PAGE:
The Winnipeg Art Gallery’s new centre for Inuit art, Qaumajuq, will open to the public in two days on March 27, 2021. The 27th marks not just the opening of a centre almost a decade in the making, but also Qaumajuq’s inaugural exhibition, INUA, curated by an all-Inuit team and featuring a diverse range of old and contemporary works woven together across mediums.
The art on display in INUA celebrates the variety of work produced by Inuit artists over the last 80 years, set alongside new works commissioned from contemporary creators. Some of the notable new commissions include a sealskin arnauti produced by Beatrice Deer and Julie Grenier, an oversized faux sealskin rug made by Couzyn van Heuvelen and a disc number self-portrait by Bill Nasogaluak.
Qilak, the main Inuit gallery at Qaumajuq Courtesy Winnipeg Art Gallery Photo Lindsay Reid
Glenn Gear, Zacharias Kunuk and Lindsay McIntyre all took advantage of the available floor space (the Qilak gallery, where INUA is staged, is approximately 8,000 square feet, or almost three tennis courts in size) to produce large-scale, immersive experiences visitors can walk into for the exhibition. Gear created Iluani/Silami (it’s full of stars) (2021), a sea can (or storage container) painted inside with scenes from a Nunatsiavut myth about the creation of the northern lights. Kunuk made a life-size reproduction of his hunting cabin; instead of being lined with weapons, four big-screen TVs on the wall juxtapose shots of everyday life from the filmmaker’s home in Igloolik, NU, with video from a public hearing about the Mary River mine, an iron-ore mine on Baffin Island looking to expand.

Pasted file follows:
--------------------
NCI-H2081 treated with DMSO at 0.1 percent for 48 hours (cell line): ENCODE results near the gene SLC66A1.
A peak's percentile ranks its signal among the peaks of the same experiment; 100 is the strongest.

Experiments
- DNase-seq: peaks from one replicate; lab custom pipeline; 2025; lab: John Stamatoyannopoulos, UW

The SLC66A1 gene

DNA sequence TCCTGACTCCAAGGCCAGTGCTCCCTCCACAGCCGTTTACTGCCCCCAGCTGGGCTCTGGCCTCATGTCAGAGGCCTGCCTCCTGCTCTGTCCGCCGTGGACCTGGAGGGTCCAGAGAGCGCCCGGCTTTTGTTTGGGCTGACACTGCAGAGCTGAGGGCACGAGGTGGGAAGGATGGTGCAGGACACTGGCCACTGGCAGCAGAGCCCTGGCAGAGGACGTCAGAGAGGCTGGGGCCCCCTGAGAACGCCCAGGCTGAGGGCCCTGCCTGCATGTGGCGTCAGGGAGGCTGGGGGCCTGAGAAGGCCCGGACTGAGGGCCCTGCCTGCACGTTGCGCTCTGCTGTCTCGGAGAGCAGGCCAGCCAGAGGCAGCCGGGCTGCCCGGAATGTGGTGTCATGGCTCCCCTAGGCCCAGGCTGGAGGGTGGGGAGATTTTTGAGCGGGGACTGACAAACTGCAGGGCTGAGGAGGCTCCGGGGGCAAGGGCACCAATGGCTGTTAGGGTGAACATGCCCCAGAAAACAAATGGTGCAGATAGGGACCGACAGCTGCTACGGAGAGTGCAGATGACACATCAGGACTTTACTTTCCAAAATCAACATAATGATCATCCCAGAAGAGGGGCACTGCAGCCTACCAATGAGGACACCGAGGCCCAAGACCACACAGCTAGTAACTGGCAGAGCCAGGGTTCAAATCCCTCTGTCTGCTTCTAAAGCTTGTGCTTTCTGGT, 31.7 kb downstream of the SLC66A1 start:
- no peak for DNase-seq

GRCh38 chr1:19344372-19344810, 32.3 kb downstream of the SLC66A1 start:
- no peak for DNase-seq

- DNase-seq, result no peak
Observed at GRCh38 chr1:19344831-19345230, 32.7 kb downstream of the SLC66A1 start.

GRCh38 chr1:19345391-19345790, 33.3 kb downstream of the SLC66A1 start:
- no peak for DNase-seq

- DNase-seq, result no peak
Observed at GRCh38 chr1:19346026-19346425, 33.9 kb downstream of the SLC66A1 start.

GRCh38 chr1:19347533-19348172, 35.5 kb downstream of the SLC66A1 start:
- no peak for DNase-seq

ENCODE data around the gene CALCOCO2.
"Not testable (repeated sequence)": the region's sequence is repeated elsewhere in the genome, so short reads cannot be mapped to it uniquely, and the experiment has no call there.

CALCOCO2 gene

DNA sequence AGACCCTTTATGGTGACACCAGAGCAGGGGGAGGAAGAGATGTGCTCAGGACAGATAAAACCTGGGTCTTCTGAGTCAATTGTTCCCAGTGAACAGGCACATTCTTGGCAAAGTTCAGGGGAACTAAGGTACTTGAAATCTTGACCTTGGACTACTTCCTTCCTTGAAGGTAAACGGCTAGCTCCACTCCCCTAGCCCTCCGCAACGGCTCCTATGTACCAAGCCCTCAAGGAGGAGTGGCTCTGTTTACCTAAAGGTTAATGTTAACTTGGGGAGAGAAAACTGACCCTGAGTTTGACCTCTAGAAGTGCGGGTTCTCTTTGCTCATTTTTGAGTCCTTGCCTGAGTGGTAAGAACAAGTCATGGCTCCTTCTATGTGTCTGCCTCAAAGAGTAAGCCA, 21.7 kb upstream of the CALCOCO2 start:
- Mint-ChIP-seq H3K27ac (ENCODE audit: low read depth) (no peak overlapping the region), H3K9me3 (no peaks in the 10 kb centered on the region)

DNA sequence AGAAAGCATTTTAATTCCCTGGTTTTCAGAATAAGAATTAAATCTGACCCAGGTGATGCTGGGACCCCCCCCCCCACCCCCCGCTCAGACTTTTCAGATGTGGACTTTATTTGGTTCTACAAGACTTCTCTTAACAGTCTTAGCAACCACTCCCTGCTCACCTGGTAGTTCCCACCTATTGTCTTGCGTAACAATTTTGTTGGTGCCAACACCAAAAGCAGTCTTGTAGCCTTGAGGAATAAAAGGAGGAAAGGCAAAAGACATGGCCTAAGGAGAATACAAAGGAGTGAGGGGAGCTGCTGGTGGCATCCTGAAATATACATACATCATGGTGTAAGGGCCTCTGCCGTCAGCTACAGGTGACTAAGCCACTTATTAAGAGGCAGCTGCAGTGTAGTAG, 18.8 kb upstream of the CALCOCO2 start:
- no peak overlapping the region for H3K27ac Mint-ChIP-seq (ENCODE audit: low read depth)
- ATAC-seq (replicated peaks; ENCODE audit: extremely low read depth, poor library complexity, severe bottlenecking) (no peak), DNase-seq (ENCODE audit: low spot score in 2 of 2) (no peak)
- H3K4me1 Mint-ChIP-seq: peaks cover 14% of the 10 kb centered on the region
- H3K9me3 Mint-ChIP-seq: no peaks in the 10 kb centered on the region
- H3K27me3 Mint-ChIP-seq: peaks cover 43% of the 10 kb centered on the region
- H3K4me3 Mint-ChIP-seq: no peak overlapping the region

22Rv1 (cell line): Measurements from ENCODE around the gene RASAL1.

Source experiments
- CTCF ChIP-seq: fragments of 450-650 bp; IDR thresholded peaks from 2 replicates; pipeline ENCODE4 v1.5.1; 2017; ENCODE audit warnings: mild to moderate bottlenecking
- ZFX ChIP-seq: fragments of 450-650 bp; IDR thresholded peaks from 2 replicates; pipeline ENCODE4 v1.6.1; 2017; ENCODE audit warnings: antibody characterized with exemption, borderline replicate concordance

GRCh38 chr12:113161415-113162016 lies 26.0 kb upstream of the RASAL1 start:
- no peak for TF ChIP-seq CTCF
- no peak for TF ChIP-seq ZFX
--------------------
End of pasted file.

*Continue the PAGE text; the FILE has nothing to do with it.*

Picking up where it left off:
Glenn Gear Iluani/Silami (it’s full of stars) (2021) Courtesy Winnipeg Art Gallery
McIntyre’s work documents the life of her uncle Kiviaq, the first Inuit lawyer, who successfully fought government agencies and the Law Society of Alberta to have his name changed to Kiviaq from David Ward, the name his white stepfather gave him. McIntyre installed a replica of a typical 1950s and 1960s living room decorated with ephemera from Kiviaq’s life. Included on one of the walls is the law-society certificate bearing Kiviaq’s name.
Artists Bronson Jacque, Martha (Maata) Kyak, Shirley Moorhouse, Allison Akootchook Warden, Fanny Avatituq and Maya Sialuk Jacobsen were also commissioned to produce work for the exhibition.
Other notable pieces in INUA include a salon-style display of wall hangings featuring pieces from Jessie Oonark, Jessie Kenalogak, Mary Yuusipik Singaqti and more from the WAG and Government of Nunavut Collections. Darcie Bernhardt’s painting Jijuu Playing Bingo (2018), Jessie Tungilik’s Seal Skin Spacesuit (2019), Elisapee Ishulutaq’s mural Yesterday and Today (2014) and a lifesize motorcycle with sidecar named Iqaluullamiluuq (First Mermaid) that can maneuver on the land (2016), a collaboration between Mattiusi Iyaituk and Quebecois ironwork artist Etienne Guay, also feature.
Elisapee Ishulutaq Yesterday and Today (2014) Oil stick, and graphite on paper Courtesy WINNIPEG ART GALLERY